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Is this a scam?

edited 30 November -1 at 12:00AM in Auto-enrolment
5 replies 982 views
lafrowdalafrowda Forumite
3 posts
edited 30 November -1 at 12:00AM in Auto-enrolment
Am I missing something? As far as I can tell, the tax relief I get is reduced substantially by the tax I have to pay on my contribution in PAYE.

PAYE
Employee Contribution 79.52
Tax on contribution 20% (14.00)

PENSION
Employee Contribution 79.52
Tax Relief 20% 19.58

Result only 7% 85.10

What have I missed?

Lafrowda

Replies

  • Paul_HerringPaul_Herring Forumite
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    Simpler example:
    If you contribute £80 out of net pay (having had 20%/£20 deducted for income tax) then you receive relief of 25% of that £80 (i.e. £20) to give you that tax relief.

    ===

    You've contributed £79.52. 25% of that is (almost) the £19.58 figure (i.e. you don't use 20% on that net figure to get the gross.) Incidentally, are you sure that figure isn't £19.88?

    It's not clear where those 7% or 85.10 figures are coming from.
    Conjugating the verb 'to be":
    -o I am humble -o You are attention seeking -o She is Nadine Dorries
  • Thank you for your reply Paul - Yes, my numbers are sketchy, but I thought for every £1 contributed the government paid-in .20 pence i.e. 20% ? In your simple example
    PAYE 20% of £80 is £16
    RELIEF 25% of 80 is £20 (A difference of £4)
    £4 is 5% of £80
    Not 20%
  • HappyHarryHappyHarry Forumite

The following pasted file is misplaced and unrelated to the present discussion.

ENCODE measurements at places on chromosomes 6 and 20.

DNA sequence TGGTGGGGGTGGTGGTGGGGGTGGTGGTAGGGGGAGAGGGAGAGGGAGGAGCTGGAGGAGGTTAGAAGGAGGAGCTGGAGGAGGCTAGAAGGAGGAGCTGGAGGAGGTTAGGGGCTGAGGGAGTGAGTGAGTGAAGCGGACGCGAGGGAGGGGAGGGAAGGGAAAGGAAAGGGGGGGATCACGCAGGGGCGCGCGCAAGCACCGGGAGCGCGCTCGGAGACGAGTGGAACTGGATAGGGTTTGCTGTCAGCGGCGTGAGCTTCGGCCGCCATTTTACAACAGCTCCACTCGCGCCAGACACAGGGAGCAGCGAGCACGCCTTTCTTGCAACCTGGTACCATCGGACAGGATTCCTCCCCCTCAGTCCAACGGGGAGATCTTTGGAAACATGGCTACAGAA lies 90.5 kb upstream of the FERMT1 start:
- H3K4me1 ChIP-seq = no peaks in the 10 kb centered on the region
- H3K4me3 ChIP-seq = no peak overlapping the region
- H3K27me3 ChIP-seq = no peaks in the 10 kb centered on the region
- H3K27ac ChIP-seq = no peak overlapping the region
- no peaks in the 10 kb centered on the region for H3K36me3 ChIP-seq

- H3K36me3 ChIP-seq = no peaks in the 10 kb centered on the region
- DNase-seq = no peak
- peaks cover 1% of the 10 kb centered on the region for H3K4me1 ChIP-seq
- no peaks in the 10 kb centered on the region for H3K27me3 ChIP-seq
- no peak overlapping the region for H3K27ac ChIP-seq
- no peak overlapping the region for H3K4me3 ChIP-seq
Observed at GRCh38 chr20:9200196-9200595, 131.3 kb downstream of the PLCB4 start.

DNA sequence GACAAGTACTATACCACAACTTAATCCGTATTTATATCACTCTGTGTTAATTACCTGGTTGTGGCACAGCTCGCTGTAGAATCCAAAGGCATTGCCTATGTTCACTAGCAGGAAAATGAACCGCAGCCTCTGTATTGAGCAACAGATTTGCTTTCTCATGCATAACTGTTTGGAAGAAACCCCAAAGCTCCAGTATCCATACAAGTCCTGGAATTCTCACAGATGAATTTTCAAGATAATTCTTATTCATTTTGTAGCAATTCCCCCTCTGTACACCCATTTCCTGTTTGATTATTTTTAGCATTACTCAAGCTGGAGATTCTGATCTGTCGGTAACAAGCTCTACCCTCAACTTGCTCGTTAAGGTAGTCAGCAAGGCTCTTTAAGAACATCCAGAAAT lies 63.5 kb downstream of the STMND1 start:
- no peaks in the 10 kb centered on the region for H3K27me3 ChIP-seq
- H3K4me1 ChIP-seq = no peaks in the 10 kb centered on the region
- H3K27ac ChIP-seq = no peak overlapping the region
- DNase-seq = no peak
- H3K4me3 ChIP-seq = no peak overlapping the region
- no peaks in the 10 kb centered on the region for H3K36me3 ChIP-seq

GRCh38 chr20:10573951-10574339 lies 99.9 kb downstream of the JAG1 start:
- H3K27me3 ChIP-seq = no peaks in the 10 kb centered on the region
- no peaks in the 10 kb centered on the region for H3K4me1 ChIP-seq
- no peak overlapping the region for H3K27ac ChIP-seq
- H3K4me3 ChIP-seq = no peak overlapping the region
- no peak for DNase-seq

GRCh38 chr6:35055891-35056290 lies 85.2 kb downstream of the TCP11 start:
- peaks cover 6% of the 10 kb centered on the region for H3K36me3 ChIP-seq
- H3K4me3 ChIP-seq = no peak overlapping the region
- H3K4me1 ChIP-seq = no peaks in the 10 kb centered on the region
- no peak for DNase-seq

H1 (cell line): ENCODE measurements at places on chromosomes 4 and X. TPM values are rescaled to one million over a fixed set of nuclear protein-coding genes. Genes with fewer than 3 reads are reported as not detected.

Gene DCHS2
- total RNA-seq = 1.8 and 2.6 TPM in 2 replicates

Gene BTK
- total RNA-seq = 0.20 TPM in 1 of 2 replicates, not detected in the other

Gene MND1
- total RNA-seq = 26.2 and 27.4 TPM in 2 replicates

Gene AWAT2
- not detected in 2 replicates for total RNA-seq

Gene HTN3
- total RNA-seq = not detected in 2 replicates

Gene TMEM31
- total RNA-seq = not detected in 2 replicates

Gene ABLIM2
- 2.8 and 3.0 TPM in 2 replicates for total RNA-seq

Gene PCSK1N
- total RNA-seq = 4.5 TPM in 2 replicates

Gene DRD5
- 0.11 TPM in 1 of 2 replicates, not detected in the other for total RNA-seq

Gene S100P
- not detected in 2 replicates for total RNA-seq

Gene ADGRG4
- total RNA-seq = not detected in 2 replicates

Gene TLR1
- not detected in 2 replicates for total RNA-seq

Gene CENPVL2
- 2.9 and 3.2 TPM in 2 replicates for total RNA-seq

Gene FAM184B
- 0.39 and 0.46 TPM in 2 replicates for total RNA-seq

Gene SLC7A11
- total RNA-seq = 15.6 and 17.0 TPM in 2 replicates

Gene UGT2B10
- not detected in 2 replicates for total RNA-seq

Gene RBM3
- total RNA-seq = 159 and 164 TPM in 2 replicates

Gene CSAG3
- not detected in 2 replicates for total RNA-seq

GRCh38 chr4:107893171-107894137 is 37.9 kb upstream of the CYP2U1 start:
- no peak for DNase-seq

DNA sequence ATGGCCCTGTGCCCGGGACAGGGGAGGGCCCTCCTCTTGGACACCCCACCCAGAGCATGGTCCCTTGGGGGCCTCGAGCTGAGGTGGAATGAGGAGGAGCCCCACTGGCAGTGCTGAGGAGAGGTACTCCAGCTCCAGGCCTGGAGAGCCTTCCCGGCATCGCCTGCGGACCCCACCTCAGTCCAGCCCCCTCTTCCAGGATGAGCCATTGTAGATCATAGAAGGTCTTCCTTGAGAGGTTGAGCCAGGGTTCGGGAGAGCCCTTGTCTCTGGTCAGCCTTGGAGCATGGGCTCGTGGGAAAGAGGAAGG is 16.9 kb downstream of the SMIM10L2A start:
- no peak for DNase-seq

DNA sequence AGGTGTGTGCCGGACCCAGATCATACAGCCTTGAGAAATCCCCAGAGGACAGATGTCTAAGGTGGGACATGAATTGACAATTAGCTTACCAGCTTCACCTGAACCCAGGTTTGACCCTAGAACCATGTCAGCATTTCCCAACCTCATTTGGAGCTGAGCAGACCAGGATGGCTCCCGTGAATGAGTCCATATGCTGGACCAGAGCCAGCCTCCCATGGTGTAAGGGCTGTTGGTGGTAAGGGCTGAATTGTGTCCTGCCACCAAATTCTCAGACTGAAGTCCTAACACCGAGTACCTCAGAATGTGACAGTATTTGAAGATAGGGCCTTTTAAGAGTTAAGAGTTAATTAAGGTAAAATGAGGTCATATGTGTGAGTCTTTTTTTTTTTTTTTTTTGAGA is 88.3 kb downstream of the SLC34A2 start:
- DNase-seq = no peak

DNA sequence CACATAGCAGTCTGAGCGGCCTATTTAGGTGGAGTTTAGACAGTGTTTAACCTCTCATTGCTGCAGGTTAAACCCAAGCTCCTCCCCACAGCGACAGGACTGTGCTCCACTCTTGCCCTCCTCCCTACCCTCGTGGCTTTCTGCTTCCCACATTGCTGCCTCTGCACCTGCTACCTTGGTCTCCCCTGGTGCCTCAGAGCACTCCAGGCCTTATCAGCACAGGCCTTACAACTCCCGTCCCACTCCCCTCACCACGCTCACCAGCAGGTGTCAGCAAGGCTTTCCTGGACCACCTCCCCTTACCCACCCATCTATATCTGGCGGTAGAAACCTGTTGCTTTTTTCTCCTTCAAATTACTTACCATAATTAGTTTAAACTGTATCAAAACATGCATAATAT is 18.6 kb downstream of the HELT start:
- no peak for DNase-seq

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    This is how the numbers work:

    Pay = £100 gross
    Tax deducted = £20
    Net pay = £80

    Net Pension contribution = £80
    Tax relief =£20
    Total pension contribution =£100


    Yes, you get 20% tax relief on your pension contributions, but this refers to the 20% tax that was deducted from your pay.

    You are correct though, in that you do actually receive a 25% addition to your net pension contribution.
    I am an Independent Financial Adviser. Any comments I make here are intended for information / discussion only. Nothing I post here should be construed as advice. If you are looking for individual financial advice, please contact a local Independent Financial Adviser.
  • But isn't it obvious that this tax relief (our incentive so to speak) is reduced by the tax we have to pay on our contributions in our pay packets?
  • Paul_HerringPaul_Herring Forumite
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    Part of the Furniture 1,000 Posts Name Dropper Photogenic
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    lafrowda wrote: »
    Thank you for your reply Paul - Yes, my numbers are sketchy, but I thought for every £1 contributed the government paid-in .20 pence i.e. 20% ? In your simple example

    No - you've paid tax of 20% to get to that £1, so you need 25% of that £1 to bring you back to the original amount.

    Gross £1.25. Tax of 20% is 25p, dropping it to £1.

    Put £1 in your pension, government refunds 25% of that (25p) bringing it back to £1.25.
    PAYE 20% of £80 is £16
    RELIEF 25% of 80 is £20 (A difference of £4)

    You're treating that £80 as gross in the first line and net in the second:

    - Gross of £80 gets taxed 20%(£16) to bring it to £64. 25% of £64 is £16.
    - Net of £80 was £100 which was taxed 20%(£20) to bring it to £80. 25% relief of £80 is £20.

    There's no loss going on here - you're simply confusing net pay which gets 25% relief with gross pay which gets taxed at 20%.
    Conjugating the verb 'to be":
    -o I am humble -o You are attention seeking -o She is Nadine Dorries
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